Garey Godson’s last single was the song “Private Trips.” I reviewed it here last month. The song is a fun and festive homage to the artist’s hometown of Lagos.
It painted a scene of carnivals, beautiful music and beautiful women. Despite a lack of foreknowledge or interest in Nigeria, by the time the last note of the song rang out, I was packing my bags.
“Tha Juice” is Garey’s new single, and it is a different take on the sounds of West Africa, and beyond. The beat moves from a standard Trap funk to a deep bass Dancehall rhythm.
Throughout the song, the arrangement is simple. Bright synth chords, distant in the mix, are the only accompaniment to the big beat set by the bass and drums. The aforementioned shift in genre occurs without and change in instrumentation, just a shift in rhythm. That’s impressive.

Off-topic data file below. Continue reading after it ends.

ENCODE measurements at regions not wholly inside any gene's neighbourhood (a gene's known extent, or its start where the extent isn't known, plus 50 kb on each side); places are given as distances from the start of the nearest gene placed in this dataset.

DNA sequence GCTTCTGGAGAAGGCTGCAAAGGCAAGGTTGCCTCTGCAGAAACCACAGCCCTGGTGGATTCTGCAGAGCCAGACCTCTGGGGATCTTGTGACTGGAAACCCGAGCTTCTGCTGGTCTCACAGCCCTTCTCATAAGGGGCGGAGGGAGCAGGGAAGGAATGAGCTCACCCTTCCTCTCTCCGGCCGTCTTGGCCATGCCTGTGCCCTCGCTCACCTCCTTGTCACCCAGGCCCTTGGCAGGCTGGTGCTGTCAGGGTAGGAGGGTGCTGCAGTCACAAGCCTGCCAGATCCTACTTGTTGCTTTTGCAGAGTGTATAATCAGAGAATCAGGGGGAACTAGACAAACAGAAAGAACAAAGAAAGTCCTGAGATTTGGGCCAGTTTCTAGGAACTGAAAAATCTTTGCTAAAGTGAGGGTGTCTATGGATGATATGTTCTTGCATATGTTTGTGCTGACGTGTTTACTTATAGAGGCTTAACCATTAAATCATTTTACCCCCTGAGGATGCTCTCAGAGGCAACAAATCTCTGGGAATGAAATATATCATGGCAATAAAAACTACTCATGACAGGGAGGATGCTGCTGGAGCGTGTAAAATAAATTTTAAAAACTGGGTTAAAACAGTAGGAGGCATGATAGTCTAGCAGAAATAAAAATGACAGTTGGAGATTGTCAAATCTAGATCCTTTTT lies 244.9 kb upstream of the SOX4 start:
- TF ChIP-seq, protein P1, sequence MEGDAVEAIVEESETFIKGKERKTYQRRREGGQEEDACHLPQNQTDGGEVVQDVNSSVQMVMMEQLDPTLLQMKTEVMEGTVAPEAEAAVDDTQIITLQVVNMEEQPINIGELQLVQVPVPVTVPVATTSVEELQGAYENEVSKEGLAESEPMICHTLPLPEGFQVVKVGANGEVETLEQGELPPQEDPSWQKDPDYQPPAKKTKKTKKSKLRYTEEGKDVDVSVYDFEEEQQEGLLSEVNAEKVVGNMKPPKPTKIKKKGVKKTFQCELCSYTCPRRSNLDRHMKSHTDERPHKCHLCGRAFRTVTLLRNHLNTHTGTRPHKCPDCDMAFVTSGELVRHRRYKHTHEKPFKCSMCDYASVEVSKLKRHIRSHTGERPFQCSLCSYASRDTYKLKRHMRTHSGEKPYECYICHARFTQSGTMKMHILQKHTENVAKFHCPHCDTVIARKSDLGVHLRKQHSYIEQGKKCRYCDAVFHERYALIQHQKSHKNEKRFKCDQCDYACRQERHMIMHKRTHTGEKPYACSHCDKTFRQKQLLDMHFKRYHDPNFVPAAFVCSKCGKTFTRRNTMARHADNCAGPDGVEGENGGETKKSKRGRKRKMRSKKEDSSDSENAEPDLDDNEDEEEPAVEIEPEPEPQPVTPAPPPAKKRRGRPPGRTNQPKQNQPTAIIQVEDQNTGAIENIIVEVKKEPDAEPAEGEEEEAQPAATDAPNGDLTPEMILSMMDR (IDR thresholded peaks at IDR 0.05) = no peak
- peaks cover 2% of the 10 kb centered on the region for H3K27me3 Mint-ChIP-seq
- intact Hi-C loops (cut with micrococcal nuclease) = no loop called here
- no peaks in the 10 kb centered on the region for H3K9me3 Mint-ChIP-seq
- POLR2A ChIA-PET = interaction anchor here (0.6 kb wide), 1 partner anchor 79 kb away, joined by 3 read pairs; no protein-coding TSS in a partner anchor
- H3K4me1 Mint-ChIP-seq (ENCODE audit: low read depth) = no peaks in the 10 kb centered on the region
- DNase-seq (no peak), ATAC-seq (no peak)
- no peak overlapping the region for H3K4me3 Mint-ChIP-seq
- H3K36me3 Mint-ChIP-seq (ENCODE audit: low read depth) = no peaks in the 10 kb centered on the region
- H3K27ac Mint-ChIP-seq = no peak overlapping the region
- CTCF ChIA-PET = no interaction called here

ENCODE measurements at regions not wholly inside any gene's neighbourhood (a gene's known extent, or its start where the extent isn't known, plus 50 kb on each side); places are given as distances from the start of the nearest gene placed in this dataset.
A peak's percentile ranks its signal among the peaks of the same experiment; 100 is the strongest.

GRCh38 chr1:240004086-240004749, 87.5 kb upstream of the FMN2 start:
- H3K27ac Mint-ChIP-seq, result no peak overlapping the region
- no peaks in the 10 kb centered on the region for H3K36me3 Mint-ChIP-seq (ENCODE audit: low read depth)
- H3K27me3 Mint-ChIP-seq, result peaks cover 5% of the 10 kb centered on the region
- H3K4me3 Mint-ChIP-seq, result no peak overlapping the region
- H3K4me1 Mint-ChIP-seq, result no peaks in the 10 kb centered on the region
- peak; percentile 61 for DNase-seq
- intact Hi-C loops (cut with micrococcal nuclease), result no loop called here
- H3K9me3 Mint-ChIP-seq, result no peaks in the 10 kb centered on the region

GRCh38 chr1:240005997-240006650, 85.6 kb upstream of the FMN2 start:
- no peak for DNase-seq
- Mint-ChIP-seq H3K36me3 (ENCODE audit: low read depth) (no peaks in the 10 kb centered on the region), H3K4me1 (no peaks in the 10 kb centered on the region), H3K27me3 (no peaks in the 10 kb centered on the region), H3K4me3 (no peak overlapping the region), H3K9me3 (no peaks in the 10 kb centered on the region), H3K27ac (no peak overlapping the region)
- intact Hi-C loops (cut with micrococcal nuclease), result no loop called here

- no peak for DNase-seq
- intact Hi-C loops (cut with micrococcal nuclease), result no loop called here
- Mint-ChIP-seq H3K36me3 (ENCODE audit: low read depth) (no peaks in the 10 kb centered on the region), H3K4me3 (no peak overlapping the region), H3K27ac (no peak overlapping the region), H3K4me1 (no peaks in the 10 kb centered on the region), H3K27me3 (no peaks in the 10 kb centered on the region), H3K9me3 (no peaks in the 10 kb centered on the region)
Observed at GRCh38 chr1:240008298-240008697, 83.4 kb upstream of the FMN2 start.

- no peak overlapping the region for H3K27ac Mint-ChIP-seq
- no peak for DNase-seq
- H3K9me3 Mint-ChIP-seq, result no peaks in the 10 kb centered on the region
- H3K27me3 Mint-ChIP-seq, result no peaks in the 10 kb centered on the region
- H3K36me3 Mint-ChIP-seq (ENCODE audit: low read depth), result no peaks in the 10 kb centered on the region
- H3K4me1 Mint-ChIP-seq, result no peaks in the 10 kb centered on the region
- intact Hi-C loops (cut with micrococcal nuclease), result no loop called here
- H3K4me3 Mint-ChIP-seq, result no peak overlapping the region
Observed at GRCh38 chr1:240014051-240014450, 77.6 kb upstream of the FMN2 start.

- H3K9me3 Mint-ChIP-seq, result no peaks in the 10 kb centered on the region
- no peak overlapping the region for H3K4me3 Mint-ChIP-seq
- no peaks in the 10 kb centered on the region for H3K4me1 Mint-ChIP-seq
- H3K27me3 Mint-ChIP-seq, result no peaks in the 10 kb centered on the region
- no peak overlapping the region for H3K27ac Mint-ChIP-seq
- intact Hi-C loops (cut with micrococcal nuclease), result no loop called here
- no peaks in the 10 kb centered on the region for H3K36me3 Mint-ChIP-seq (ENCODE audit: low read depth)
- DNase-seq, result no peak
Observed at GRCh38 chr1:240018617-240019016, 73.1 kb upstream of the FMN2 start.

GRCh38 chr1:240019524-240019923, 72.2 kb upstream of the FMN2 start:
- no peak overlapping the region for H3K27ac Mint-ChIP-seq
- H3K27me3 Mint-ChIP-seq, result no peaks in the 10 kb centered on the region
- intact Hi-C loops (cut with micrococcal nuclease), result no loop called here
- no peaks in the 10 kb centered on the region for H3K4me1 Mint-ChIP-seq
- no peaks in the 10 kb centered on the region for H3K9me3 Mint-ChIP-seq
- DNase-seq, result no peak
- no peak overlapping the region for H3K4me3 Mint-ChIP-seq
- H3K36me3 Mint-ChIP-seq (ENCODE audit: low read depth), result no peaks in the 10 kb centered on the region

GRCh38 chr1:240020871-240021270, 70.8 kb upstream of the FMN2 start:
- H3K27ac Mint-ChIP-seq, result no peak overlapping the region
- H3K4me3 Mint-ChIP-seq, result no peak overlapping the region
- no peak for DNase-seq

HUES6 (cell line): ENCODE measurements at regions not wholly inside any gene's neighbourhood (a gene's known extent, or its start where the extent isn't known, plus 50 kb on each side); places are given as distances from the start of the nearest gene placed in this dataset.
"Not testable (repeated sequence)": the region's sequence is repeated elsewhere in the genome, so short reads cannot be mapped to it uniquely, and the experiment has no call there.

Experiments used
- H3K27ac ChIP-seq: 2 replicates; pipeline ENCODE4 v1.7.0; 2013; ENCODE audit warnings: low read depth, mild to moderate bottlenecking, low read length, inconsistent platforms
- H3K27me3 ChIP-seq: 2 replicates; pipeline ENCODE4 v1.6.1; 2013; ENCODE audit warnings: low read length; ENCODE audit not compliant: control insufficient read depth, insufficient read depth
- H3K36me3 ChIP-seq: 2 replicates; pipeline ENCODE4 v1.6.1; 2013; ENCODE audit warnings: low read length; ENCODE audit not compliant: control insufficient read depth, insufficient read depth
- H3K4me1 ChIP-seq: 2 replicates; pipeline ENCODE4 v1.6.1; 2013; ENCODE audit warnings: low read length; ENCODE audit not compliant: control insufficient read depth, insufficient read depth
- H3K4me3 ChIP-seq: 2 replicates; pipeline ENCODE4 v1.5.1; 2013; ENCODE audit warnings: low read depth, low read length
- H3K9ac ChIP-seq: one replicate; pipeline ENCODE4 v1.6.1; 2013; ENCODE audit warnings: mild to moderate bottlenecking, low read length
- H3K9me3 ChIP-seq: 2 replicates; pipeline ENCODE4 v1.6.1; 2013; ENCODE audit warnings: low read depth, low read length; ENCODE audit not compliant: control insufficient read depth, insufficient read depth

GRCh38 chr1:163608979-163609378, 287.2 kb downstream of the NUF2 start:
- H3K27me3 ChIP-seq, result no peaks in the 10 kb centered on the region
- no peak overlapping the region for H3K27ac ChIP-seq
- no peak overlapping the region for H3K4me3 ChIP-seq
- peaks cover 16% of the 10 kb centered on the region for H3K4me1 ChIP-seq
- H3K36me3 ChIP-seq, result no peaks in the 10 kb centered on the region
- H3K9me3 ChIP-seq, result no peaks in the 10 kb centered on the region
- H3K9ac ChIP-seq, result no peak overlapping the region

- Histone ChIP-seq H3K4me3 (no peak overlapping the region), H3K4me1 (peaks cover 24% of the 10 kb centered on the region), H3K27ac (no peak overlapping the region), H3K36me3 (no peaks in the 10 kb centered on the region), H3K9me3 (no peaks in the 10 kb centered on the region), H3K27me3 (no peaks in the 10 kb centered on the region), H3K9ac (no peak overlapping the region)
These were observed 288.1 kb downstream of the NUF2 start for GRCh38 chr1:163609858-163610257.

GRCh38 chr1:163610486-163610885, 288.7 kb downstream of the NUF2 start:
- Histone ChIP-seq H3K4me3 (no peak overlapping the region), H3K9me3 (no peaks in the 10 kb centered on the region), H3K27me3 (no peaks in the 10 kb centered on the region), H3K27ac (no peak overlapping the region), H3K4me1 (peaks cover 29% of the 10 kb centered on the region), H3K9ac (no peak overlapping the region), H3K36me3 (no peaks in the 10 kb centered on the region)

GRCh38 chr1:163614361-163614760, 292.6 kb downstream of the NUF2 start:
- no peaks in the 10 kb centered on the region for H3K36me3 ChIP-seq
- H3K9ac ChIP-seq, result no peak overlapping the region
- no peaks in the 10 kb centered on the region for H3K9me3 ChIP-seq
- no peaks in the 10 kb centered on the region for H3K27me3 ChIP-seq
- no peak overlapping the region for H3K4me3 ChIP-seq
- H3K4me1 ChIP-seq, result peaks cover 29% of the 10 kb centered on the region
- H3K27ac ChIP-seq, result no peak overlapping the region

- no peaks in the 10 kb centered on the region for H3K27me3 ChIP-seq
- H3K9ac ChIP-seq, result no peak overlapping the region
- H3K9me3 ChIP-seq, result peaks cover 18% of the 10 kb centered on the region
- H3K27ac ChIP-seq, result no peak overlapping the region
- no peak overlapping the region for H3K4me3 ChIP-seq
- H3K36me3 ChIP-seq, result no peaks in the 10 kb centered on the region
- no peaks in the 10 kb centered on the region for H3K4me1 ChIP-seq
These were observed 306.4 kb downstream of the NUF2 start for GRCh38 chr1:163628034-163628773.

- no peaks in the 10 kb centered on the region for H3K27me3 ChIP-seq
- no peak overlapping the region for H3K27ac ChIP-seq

Lyrically the song is an ode to the hustle, or “The Juice.” Godson sings of his own history of working relentlessly toward his goals. He acknowledges his haters with the side-eyed comment, “Thank you for doubting me.”
Like “Private Trips,” “The Juice” looks to Garey’s home for inspiration. However, this is not the idealized version of Nigeria found in the first single. This time Godson sings about “where I come from,” when describing The Juice as a requirement, not an option.
It is a more serious song for Garey. “Tha Juice” is a bit of realism set to funky beat.
Here is what Garey Godson says …
Garey Godson is a Nigerian born artist and Record producer based in Berlin, Germany. The best way to capture Godsons sound is Afro-Fusion, a blend of Afro-tunes with a mixture of Western influences. The rarity of Garey is seen in his progressive and versatile nature towards music. This is evident in the vast presentation of cultures represented in his sound and lifestyle.
His upcoming body of work ‘Still I Rise’ which features records like All I Ever, KoKo & Chosen One is heavily inspired by Maya Angelou as It is soulful, rhythmic and promotes ideas such as resiliency, self-love, strength, and beauty within the black communities in the diaspora and beyond.